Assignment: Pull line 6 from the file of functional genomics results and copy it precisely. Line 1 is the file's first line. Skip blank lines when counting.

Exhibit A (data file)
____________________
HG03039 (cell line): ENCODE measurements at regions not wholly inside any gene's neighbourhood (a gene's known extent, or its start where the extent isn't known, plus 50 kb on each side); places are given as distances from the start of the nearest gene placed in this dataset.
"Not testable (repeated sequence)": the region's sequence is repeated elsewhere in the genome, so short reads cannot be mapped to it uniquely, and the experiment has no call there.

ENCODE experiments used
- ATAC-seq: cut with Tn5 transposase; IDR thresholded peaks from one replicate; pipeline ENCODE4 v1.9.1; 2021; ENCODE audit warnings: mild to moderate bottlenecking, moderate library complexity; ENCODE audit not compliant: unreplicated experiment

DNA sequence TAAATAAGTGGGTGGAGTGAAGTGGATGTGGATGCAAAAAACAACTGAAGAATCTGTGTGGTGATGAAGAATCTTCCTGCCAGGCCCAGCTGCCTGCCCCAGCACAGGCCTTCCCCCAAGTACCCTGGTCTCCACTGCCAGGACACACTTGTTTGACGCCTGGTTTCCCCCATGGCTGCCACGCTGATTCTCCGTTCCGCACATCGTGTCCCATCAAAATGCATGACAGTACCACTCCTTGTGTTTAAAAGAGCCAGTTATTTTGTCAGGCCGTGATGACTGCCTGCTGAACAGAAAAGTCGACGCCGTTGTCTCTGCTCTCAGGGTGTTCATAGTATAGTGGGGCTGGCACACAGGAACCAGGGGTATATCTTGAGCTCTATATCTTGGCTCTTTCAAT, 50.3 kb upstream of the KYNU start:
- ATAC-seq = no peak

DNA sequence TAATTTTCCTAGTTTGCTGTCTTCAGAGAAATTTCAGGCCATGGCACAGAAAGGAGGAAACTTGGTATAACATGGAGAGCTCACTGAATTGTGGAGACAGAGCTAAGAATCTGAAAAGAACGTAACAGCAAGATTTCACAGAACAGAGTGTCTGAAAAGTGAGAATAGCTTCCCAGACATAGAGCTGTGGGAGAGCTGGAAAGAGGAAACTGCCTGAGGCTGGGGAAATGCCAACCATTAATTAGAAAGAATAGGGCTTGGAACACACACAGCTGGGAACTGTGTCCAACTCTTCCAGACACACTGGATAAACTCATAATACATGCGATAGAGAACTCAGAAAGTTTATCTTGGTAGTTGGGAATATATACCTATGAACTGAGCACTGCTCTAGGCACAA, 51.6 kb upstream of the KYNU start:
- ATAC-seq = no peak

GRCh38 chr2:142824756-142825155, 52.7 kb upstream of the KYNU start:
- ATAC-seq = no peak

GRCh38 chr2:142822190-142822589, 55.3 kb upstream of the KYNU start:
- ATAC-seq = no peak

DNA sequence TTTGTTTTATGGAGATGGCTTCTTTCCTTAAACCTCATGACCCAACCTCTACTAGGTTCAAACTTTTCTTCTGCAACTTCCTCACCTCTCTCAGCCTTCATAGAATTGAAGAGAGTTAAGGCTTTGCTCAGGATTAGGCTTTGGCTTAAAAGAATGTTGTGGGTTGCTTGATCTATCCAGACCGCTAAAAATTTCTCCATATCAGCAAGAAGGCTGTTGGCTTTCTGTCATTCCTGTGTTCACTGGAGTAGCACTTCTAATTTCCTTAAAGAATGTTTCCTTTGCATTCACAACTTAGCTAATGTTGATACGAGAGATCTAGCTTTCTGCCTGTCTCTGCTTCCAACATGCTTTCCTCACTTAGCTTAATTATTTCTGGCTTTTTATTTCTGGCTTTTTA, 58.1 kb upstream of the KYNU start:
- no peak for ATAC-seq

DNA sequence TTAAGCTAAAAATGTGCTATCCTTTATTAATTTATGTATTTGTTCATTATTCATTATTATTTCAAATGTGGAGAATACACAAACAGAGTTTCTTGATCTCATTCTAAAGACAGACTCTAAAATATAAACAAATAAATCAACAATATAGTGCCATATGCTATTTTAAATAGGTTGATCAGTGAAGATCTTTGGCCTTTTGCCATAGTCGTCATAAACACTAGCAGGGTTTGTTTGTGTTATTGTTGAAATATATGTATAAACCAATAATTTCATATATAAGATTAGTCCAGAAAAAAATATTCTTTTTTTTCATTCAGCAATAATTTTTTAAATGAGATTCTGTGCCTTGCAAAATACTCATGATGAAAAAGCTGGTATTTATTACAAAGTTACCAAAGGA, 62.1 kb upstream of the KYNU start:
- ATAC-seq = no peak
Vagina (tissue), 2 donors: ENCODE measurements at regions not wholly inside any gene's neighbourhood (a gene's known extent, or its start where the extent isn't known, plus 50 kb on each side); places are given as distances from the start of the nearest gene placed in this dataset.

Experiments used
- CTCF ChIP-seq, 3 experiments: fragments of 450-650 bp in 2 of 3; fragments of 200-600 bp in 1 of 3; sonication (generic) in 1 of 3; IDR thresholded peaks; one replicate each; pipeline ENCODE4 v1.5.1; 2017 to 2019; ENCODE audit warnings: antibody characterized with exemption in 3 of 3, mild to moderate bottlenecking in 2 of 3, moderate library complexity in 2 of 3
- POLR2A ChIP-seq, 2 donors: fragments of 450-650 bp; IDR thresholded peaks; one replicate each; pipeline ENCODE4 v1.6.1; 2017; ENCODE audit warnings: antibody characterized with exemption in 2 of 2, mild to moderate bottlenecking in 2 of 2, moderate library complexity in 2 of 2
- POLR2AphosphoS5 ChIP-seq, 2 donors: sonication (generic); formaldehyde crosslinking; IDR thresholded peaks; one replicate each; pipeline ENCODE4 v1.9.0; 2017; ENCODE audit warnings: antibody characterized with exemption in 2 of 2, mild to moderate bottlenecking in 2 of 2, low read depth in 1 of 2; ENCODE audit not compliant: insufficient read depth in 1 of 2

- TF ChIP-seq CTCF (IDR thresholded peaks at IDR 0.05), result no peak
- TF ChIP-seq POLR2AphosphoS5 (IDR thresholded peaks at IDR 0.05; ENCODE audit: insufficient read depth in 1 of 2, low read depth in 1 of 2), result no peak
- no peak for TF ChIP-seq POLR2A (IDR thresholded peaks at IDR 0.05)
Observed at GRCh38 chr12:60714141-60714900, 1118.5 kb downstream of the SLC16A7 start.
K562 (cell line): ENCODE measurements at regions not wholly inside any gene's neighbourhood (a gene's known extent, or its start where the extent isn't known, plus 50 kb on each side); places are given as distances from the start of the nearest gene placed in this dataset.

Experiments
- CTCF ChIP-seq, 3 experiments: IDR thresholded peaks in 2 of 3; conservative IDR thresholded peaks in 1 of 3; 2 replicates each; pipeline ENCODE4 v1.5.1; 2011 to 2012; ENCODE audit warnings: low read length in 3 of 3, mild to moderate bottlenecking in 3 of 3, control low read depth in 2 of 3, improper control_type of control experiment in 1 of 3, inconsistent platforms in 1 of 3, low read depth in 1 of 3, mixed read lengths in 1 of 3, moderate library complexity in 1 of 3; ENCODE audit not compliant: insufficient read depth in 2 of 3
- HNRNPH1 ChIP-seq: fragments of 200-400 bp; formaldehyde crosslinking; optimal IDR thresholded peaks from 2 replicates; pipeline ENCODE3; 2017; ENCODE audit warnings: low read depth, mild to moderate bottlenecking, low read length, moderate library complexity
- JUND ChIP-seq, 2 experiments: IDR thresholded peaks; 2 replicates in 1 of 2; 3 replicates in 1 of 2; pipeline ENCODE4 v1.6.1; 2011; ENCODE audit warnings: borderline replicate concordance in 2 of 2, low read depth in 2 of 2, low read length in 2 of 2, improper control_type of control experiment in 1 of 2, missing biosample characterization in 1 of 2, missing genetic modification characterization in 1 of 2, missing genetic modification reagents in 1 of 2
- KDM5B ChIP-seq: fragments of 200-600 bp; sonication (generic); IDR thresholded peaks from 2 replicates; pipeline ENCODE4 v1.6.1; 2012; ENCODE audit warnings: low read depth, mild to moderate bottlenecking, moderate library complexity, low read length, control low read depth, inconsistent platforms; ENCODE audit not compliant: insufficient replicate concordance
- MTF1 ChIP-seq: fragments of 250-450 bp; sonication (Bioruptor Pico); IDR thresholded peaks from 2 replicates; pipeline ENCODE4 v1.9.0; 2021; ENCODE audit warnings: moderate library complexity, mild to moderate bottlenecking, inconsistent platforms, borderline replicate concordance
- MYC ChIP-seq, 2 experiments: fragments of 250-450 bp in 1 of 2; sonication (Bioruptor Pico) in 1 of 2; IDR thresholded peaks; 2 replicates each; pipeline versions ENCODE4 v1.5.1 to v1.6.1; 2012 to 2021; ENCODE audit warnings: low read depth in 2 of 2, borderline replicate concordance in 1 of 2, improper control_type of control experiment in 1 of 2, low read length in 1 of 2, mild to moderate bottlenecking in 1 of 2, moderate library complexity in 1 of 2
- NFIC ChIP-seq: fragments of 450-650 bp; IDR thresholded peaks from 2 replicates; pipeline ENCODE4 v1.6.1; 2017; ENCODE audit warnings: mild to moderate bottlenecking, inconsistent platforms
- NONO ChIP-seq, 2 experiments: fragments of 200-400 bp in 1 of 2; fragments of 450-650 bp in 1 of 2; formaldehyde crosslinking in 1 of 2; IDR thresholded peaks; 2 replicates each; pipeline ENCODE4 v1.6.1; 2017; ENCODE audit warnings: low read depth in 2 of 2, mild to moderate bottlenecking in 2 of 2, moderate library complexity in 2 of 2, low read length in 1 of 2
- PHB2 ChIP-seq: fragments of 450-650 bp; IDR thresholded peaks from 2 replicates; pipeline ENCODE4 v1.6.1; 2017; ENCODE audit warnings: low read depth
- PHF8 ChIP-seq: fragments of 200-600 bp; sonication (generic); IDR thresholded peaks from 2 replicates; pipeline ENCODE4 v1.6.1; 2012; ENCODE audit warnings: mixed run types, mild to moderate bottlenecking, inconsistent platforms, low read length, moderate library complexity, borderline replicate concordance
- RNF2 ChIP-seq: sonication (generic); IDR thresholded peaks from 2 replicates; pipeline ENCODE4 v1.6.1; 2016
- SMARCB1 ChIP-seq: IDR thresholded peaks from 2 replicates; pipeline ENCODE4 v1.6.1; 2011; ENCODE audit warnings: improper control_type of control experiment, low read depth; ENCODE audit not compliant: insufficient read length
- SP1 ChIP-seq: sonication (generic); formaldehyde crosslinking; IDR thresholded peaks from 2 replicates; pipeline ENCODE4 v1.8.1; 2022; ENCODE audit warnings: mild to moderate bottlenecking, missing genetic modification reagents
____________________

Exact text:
- ATAC-seq = no peak